David Lereah, NAR’s chief economist, said in a statement, “Although home sales have eased, the tremendous momentum in price appreciation was sustained in the fourth quarter because tight inventories still favored sellers. The good news is that the supply of homes on the market has been trending up and we are entering a period of a more normal balance in supply and demand.”
The market is more balanced in supply and demand now than it was in 2005. Those who were hoping to take advantage of a slower market will find their hopes lost in the current one, despite what they may have heard from various media pundits and Wall Street analysts.
The national median existing single-family home price was $213,000 in the fourth quarter, up 13.6 percent from a year earlier when the median price was $187,500. The median is a typical market price where half of the homes sold for more and half sold for less. In the third quarter of 2005, the annual rate of home-price appreciation was 14.7 percent.
The biggest single-family price increase in the nation was in the Phoenix-Mesa-Scottsdale area of Arizona, where the fourth quarter price of $268,400 rose 48.9 percent from a year earlier. Next was Cape Coral-Fort Meyers, Fla., at $293,100, up 48 percent from the fourth quarter of 2004. Orlando, Fla., with a fourth-quarter median price of $261,800, was up 42 percent in the last year.
Tampa Bay also showed price appreciation in some markets.
The strongest gains in condo prices were in the Phoenix-Mesa-Scottsdale area, where the fourth quarter price of $175,600 jumped 50.9 percent from a year ago. In the Tampa-St. Petersburg-Clearwater area of Florida, the median condo price of $185,400 rose 37.1 percent from the fourth quarter of 2004, while the Honolulu area, at $300,000, increased 36.4 percent. In all, 52.9 percent of the available markets experienced double-digit annual condo price appreciation. The condo price series will be expanded in the future as more data becomes available.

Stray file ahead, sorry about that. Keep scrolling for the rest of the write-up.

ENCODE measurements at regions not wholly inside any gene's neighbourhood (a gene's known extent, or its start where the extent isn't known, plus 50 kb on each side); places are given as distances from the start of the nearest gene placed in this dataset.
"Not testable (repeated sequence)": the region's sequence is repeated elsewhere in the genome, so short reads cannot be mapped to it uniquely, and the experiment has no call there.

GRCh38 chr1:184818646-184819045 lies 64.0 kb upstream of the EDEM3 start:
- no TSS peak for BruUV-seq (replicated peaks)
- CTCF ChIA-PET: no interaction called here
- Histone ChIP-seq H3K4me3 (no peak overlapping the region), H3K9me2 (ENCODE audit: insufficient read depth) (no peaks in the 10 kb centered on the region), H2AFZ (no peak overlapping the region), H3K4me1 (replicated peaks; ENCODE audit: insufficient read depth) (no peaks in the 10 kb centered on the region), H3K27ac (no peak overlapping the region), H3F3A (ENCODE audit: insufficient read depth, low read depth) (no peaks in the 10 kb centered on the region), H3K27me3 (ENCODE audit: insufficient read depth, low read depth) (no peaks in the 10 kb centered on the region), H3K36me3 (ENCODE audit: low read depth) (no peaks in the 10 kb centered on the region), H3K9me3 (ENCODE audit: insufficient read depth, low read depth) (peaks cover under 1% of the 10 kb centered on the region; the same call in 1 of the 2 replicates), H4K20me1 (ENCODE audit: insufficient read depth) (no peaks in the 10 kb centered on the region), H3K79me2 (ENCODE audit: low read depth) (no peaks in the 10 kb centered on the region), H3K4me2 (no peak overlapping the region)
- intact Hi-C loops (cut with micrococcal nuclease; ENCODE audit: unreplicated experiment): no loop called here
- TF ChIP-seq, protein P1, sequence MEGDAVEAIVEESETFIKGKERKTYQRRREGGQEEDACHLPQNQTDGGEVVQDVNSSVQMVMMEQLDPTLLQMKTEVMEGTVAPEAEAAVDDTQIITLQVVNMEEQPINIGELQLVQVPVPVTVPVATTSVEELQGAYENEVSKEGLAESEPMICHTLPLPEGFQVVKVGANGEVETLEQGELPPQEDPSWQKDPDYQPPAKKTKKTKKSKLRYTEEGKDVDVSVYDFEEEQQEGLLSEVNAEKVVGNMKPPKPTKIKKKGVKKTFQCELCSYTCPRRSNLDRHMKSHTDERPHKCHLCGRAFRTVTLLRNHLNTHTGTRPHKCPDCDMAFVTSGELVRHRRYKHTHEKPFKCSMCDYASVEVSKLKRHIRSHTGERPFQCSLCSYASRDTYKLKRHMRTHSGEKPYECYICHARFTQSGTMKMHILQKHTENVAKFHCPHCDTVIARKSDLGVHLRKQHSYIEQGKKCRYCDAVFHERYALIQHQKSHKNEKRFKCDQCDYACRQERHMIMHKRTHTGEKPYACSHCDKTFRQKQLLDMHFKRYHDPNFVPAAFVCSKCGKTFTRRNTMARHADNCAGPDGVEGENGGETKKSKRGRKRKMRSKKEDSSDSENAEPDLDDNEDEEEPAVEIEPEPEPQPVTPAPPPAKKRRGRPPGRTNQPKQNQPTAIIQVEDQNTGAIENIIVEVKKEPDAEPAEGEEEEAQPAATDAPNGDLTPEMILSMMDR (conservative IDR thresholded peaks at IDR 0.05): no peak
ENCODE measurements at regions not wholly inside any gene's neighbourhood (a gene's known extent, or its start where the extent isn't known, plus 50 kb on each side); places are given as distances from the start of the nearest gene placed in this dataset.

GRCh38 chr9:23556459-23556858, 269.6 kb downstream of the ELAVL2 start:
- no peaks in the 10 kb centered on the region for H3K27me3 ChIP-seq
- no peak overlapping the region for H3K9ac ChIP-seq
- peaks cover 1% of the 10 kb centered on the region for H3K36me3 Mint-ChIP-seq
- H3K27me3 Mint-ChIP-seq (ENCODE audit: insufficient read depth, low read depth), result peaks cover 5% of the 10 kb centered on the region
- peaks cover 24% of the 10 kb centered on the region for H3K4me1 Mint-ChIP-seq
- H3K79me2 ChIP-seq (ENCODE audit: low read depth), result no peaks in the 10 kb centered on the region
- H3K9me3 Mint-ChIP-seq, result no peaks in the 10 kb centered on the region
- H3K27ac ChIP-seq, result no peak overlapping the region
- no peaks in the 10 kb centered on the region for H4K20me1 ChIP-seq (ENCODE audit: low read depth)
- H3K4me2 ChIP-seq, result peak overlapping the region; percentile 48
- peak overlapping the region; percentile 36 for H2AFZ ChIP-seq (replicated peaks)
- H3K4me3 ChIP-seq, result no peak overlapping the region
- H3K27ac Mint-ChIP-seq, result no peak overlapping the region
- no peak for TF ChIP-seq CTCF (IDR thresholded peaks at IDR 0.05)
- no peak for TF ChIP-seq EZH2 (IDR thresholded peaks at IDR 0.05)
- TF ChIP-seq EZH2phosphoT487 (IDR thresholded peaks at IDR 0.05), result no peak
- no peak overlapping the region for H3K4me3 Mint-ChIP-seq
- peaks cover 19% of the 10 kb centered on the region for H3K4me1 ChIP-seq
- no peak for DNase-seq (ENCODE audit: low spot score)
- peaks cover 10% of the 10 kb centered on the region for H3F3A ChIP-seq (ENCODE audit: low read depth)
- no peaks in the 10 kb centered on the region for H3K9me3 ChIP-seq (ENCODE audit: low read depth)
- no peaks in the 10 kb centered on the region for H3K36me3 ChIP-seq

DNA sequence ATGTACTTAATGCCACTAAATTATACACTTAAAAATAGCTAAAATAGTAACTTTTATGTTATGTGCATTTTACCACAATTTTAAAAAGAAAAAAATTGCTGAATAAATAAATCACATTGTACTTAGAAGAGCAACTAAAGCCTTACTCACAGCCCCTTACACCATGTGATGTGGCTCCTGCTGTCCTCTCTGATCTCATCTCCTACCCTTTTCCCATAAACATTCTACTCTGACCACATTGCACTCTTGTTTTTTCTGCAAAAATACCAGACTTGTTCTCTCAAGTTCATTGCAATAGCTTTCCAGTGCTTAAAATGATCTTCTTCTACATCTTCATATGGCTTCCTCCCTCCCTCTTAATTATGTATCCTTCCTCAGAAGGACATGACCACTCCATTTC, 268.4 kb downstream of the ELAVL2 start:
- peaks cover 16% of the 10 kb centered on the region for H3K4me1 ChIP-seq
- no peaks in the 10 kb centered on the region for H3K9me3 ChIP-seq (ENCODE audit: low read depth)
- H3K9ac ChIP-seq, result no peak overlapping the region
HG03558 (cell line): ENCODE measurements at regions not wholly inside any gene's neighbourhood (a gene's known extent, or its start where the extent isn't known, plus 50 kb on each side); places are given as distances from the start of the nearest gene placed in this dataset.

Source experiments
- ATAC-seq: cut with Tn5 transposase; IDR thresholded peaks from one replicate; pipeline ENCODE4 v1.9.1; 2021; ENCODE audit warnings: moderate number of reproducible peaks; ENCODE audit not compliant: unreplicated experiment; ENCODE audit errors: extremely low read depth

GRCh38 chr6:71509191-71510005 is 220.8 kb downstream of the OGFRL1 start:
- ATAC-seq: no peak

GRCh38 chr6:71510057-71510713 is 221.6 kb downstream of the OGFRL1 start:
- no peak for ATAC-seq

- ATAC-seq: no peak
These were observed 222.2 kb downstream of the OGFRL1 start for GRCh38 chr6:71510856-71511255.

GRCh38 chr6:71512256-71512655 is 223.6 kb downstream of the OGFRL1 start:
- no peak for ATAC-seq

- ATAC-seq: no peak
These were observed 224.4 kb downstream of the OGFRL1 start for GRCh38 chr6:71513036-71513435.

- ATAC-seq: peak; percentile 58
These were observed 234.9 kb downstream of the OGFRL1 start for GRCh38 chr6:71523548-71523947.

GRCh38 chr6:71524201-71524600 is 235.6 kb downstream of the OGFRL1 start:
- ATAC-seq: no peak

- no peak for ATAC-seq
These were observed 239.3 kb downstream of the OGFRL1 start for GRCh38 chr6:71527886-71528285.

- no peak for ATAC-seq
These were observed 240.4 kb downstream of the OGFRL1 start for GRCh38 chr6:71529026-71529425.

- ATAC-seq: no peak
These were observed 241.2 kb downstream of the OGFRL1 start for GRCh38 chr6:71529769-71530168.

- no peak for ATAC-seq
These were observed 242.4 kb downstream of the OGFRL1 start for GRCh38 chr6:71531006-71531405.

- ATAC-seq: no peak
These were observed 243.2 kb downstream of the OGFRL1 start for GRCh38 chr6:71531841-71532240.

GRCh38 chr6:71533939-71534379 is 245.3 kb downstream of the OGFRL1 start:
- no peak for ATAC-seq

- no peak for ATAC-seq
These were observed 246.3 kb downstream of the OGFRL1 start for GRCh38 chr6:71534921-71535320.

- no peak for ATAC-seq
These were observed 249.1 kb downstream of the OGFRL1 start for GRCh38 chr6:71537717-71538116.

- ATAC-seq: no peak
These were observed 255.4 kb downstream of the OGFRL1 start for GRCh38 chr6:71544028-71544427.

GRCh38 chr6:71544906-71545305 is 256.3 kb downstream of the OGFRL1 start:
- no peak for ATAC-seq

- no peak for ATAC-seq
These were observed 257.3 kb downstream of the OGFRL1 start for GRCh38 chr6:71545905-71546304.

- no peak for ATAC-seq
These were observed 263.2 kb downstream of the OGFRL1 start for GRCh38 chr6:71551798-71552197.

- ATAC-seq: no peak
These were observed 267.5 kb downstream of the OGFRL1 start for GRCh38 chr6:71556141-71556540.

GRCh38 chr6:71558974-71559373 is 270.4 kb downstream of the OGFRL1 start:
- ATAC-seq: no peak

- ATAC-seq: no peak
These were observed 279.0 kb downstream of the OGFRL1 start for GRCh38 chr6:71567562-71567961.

There were some high gains in the fourth quarter, but the market has normalized since then. Buyers expecting to do what some say is to try and “steal” a home from a seller during price negotiations would be better off to stay home, rather than trying to buy one. The market is balanced now, not stagnant, and most prices reflect that. A serious buyer who is reasonable will find more success in a balanced market when negotiating with a seller. A seller who overprices their property, though, expecting a quick sale for asking price is likely to find the conveyance of their own disappointment, rather than the conveyance of their property.Powered by Sidelines